« Reply #5 on: January 02, 2022, 06:22:47 am »
Welcome to the ACA Forums!

I have broken in a few Brooks.  I cheat and use a lot of Neat's Foot Oil.  I don't know what the equivalent is in Norway.
Basically, I invert the saddle, pour some in so it is evenly thickly coated and let it soak in overnight.  Then I roll the saddle over a rounded bed post or something similar I can roll the saddle on and get some weight behind it.  Roll the saddle for about 15-30 minutes.  Reapply another thinner coat of Neat's Foot Oil and let it soak in again.  Then go ride.  It is usually fairly broken in within a few rides and completely broken in with 500 miles.  The only major drawback is you very well may get a stain (that can usually wash out) on you shorts. I always initially ride in really old shorts I could trash if it permanently stained it.

Once the leather seat is completely broken in, for me it is like two small hands holding me up.  No chafing, no pressure points, etc.

All that said, I too would wait to put it on the bike I plan to use it with since the position may be slightly different and then it gets broken in with the wrong position.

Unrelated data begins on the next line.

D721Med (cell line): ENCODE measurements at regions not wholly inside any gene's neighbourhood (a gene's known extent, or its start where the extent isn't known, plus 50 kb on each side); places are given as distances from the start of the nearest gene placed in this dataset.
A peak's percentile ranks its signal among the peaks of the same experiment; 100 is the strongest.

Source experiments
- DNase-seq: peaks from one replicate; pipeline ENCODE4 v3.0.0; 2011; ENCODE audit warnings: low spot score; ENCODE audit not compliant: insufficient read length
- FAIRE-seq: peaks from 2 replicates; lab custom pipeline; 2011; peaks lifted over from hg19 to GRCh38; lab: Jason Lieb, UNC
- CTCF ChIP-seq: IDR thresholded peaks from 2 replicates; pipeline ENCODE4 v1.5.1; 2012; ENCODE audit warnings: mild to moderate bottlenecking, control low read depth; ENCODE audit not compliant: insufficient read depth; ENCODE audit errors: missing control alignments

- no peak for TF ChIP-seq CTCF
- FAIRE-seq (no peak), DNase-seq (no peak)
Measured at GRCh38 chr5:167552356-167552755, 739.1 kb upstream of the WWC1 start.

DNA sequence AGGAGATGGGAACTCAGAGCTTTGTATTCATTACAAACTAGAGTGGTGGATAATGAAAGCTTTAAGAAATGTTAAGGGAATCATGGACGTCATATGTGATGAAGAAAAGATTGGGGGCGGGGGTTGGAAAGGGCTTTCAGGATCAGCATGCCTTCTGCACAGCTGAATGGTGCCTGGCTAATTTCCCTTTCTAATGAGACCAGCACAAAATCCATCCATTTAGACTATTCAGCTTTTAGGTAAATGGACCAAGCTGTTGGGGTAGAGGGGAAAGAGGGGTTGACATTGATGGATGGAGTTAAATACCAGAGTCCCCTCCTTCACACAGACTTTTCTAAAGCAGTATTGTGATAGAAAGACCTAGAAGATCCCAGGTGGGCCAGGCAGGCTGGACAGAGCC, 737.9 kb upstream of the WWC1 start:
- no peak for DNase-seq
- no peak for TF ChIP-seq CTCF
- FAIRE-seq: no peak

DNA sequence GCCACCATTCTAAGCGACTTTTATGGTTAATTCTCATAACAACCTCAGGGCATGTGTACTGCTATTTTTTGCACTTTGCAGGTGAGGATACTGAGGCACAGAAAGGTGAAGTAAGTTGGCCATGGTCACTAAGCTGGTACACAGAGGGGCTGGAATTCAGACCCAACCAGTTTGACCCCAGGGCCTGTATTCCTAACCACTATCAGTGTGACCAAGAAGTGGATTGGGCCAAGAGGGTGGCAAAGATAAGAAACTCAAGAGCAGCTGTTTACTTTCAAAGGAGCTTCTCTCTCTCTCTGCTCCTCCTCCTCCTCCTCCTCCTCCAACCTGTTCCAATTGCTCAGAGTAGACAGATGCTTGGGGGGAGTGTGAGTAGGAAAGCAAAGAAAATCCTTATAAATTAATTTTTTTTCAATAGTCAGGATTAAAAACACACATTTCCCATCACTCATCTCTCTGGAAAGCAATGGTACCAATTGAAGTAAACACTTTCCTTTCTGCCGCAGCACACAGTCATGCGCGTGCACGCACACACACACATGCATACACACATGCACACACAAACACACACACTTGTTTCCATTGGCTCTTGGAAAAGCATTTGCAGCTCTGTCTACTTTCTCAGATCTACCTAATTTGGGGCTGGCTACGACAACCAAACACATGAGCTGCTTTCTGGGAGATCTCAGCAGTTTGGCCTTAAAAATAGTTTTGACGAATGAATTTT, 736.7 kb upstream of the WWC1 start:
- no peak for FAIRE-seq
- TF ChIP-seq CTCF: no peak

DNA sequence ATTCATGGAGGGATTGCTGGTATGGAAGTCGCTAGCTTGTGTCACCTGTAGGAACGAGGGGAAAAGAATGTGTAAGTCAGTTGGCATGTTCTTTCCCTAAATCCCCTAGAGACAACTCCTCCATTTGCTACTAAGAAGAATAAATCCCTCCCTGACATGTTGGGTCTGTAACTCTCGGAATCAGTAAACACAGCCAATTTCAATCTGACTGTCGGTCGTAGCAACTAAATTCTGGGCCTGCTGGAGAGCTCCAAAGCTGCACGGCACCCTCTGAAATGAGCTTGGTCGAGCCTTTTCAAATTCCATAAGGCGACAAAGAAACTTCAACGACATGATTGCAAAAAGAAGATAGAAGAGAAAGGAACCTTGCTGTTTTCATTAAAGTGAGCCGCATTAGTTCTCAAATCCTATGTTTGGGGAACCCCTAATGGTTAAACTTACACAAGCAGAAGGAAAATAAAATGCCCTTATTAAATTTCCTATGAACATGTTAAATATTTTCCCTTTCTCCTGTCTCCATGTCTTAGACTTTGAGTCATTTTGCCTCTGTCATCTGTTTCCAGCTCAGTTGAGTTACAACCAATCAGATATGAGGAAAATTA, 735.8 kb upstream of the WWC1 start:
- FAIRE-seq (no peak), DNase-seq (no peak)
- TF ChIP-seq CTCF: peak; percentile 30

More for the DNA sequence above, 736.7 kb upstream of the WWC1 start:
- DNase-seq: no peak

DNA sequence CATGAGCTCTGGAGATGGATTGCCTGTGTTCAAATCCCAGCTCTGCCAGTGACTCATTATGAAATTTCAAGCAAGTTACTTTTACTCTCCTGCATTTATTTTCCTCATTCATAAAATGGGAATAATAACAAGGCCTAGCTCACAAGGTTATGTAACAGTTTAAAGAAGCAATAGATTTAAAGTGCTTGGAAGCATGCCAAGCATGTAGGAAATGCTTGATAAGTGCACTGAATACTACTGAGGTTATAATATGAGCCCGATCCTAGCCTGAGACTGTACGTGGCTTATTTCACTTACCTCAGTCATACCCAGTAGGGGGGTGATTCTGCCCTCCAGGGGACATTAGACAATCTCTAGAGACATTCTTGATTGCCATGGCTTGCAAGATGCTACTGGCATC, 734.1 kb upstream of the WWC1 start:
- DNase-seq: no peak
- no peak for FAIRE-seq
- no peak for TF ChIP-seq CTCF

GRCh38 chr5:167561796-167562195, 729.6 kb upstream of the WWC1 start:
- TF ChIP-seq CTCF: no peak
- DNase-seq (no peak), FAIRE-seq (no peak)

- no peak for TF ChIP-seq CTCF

Tailwinds, John
Some caution against that as the ruination of the saddle.  Some would say it was a good short cut.  I suspect it would be for me it would be a ruination, but that is likely because I am not a Brooks lover and hated my one and only b17 once it was really broken in.  If it turns out to be the latter there is no going back.   For me the brooks was just okay when new and went downhill from there.  When mine was well broken in I found it decidedly uncomfortable.  I tinkered with a slight tightening and all sorts of tilt adjustments, but it just wasn't for me.  It was kind of weird since I am not at all fussy about saddles and could happily ride coast to coast on any of the saddles that came with my bikes after a few hundred miles of break in (the break in is to break me in to the saddle not the other way around).  I do have a preferred saddle, but it is a synthetic (WTB Volt Pro).
« Last Edit: January 02, 2022, 06:25:22 am by staehpj1 »

Offline John Nettles

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Re: Breaking in Brooks B17 Imperial
« Reply #6 on: January 02, 2022, 02:00:23 pm »
Some caution against that as the ruination of the saddle. 
Didn't quite get the meaning of the post.  All my saddles have lasted 15+ years so yes, it may shorten its lifespan some but I still feel I got plenty of life and miles out of them.

Offline staehpj1

Re: Breaking in Brooks B17 Imperial
« Reply #7 on: January 02, 2022, 05:26:01 pm »
Some caution against that as the ruination of the saddle. 
Didn't quite get the meaning of the post.  All my saddles have lasted 15+ years so yes, it may shorten its lifespan some but I still feel I got plenty of life and miles out of them.
It might be a fine shortcut, but if you go too far you can't go back.  Also I wouldn't want the saddle generally softened.  For me, I wasn't unhappy with the saddle by the time the dimples showed up, but one rider's well broken in saddle is another's sagged out hammock.